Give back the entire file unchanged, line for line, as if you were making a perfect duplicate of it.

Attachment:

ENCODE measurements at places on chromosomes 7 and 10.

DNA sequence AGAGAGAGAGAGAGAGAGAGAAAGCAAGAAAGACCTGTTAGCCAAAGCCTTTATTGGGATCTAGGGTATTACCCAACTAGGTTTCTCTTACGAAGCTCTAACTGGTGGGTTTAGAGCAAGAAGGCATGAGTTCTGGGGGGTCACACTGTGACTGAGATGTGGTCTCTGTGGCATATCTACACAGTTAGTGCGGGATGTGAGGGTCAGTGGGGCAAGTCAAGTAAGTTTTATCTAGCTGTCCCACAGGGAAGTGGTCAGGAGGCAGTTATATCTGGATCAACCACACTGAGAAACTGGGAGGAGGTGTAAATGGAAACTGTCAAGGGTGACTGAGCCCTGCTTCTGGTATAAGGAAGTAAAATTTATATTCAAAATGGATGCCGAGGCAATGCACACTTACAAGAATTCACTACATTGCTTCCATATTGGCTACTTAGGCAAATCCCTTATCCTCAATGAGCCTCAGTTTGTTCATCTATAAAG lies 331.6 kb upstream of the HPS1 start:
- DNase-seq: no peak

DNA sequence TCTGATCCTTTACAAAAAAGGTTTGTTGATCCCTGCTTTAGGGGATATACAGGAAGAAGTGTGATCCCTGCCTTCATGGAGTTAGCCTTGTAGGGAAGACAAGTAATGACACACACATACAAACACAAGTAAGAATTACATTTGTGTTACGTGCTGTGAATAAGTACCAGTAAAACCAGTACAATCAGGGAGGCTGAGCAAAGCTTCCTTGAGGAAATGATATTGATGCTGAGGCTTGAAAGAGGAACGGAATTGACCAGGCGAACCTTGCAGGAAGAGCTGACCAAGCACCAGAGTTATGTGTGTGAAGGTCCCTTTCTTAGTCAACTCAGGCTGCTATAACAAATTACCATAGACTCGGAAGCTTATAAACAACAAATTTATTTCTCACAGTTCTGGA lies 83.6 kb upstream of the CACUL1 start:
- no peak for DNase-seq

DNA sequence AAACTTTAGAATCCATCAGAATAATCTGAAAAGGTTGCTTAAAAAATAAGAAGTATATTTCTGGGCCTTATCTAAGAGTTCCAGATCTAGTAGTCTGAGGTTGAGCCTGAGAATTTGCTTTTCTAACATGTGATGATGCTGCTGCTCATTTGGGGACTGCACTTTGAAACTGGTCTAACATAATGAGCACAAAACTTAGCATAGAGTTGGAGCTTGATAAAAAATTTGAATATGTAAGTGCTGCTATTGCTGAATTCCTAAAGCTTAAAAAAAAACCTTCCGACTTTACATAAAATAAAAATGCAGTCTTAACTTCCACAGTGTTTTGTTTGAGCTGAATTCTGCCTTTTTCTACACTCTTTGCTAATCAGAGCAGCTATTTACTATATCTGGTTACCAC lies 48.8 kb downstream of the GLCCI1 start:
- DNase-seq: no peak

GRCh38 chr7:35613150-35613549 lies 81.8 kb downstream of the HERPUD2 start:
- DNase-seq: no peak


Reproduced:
ENCODE measurements at places on chromosomes 7 and 10.

DNA sequence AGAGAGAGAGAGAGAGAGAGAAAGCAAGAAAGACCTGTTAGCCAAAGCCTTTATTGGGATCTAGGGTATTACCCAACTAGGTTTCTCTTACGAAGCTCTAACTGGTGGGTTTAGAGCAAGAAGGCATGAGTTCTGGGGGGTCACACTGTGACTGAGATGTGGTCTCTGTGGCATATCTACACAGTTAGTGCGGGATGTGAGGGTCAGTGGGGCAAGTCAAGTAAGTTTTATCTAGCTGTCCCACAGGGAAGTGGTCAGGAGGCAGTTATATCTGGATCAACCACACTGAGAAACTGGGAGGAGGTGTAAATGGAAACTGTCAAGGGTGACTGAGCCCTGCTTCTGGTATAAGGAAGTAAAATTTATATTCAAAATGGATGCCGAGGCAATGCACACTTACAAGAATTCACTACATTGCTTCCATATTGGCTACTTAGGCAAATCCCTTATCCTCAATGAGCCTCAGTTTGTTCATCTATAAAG lies 331.6 kb upstream of the HPS1 start:
- DNase-seq: no peak

DNA sequence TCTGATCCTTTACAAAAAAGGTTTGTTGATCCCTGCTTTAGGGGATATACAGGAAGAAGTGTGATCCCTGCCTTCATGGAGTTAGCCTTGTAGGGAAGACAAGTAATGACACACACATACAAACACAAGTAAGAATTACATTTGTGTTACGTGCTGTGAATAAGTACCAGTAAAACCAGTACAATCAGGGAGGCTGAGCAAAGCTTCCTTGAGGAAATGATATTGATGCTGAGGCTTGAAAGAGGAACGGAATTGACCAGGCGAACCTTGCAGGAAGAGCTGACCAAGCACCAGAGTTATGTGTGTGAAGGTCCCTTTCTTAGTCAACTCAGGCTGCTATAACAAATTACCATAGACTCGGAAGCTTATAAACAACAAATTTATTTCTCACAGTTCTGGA lies 83.6 kb upstream of the CACUL1 start:
- no peak for DNase-seq

DNA sequence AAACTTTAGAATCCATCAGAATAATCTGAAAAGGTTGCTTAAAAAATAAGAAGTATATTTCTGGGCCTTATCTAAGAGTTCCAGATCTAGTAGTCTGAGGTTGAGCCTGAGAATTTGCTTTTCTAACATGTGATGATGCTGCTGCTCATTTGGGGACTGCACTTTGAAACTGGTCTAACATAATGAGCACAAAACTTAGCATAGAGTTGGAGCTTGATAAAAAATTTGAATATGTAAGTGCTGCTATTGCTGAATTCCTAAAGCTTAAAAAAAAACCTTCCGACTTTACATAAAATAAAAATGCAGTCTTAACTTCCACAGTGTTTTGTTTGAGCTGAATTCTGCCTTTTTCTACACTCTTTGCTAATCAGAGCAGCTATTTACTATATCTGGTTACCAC lies 48.8 kb downstream of the GLCCI1 start:
- DNase-seq: no peak

GRCh38 chr7:35613150-35613549 lies 81.8 kb downstream of the HERPUD2 start:
- DNase-seq: no peak